If using an electric saw, simply cut the coral around the contour of the polyp. Make sure to never cut through the polyp as this will most likely kill it. Attach the frag to a piece of rock or frag plug and make sure to dip it in iodine or another coral solution; acan corals are very susceptible to bacterial infections and a dip will help keep the coral healthy and speed up recovery.
If using a bone cutter, the process is the same. However, you need to be much more careful with where you cut and to make sure you don’t accidentally split the skeleton elsewhere in the colony as this could damage the whole colony. Given how precise you need to be when fragging Acan, I prefer a bandsaw like a Gryphon.
How Fast Do Acan Corals Grow?
It is generally agreed that acan corals grow very slowly, but once they get going, they will quickly fill up space. Be prepared to wait close to a year to see any signs of growth from your acan coral. From there, they can develop several new heads at a time within a couple of weeks.
Why Is Your Acan Coral Dying?
There are a few reasons why your acan coral might be dying. Some of the most common explanations are nutrients, light, other corals, or fish/invertebrates.
- Acan corals need nutrients to survive. For the last decade, hobbyists were convinced that all water parameters needed to be 0 ppm. This starved the corals and left hobbyists wondering what they were doing wrong. Acan corals need these nutrients from the water column to grow. This can then be supplemented with additional feedings. If your coral is lacking in color or not fully extending, test for nutrients.
- Remember, these corals prefer low light conditions. More light is not always better, though this might be true for more advanced LPS corals and SPS species. With acan corals, less light is better for growth and color. If you think your acan coral is too high in the tank and changes color or is retracted, then it probably is. Try slowly moving it to a more shaded area of the reef aquarium. They don’t like being in too much light!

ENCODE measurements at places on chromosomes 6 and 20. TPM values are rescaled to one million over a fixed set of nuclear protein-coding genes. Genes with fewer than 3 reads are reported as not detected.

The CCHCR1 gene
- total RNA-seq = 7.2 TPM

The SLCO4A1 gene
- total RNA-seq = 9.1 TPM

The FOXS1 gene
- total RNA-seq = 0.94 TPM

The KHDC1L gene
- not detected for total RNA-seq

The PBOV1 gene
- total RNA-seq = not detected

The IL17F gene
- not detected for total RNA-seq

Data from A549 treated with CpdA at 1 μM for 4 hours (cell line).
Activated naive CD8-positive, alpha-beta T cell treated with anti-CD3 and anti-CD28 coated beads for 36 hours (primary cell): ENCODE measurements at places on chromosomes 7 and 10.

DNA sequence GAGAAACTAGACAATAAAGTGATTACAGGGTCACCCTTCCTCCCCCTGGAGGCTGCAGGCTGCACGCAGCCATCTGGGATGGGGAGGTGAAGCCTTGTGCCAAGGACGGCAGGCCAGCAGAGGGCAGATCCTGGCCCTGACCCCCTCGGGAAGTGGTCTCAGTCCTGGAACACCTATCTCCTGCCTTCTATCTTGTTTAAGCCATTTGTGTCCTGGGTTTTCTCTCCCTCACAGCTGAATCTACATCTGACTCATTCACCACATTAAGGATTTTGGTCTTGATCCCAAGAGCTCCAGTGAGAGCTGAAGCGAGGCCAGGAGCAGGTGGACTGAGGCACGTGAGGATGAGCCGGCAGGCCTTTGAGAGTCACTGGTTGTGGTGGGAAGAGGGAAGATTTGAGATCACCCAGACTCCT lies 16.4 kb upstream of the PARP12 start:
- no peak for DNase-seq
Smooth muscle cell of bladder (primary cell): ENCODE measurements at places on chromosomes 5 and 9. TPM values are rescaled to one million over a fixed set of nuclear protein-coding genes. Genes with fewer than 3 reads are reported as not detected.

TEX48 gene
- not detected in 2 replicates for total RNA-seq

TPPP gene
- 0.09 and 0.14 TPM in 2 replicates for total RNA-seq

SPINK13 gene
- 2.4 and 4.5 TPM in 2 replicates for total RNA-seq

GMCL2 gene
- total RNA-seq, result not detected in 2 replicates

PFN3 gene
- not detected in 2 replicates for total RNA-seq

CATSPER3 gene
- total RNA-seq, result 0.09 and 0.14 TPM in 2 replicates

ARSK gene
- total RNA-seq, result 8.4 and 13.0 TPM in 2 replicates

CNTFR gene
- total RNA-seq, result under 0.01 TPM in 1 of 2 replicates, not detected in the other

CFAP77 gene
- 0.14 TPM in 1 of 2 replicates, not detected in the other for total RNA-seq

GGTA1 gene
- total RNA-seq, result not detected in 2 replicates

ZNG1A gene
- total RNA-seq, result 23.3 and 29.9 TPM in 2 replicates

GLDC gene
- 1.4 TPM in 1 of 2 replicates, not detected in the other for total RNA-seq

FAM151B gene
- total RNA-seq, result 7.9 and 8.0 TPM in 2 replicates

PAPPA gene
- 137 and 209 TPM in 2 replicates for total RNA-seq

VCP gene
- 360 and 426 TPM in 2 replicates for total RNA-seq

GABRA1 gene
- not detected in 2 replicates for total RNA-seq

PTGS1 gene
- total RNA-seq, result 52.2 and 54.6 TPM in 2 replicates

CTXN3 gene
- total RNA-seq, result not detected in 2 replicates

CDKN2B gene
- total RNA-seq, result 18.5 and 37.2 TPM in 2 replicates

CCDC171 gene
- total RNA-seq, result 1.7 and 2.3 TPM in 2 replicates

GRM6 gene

- Acan corals are pretty aggressive corals. They have been known to engage in coral warfare more even aggressive LPS coral and SPS corals and win. However, they lack sweeper tentacles so their defenses are limited. If they are being stung by a coral with longer tentacles, they may be taking damage. Take a look into your tank at night and look for any corals that have their tentacles extended. Move the acan coral if necessary.
- Finally, your acan coral might be dying because it doesn’t get the chance to fully extend without being walked over or picked at by a fish or invertebrate. Observe your tank a few times throughout the day and take a headcount of where everything is. Watch how snails, hermit crabs, urchins, blennies, and gobies move throughout the day.
Acan corals are pretty hardy and are not ones to die overnight without any explanation. Most likely, one of the reasons listed above is why your coral is not thriving.
Make changes, but remember to do them slowly. Too many changes all at once can also damage your acan coral and unbalance your entire system.
Acan corals aren’t the most popular coral, but they’re one of the easiest to care for and funniest to feed. Unfortauntely, they have been designated designer names which can make the more desirable varieties unattainable for some hobbyists. Luckily, the three species, Acanthastrea echinata, Acanthastrea bowerbanki, and Micromussa lordhowensis, give plenty of options. Even the simplest-colored acan coral can bring additional color and life to an otherwise dark and empty space of your tank!
We hope you’ve enjoyed this blog post about Acan coral care. If it’s been inspiring and informative for you, we’d love to hear from you in the comments! What do your favorite coral varieties have that others don’t? Do they require different care or feeding than other species? Let us know below!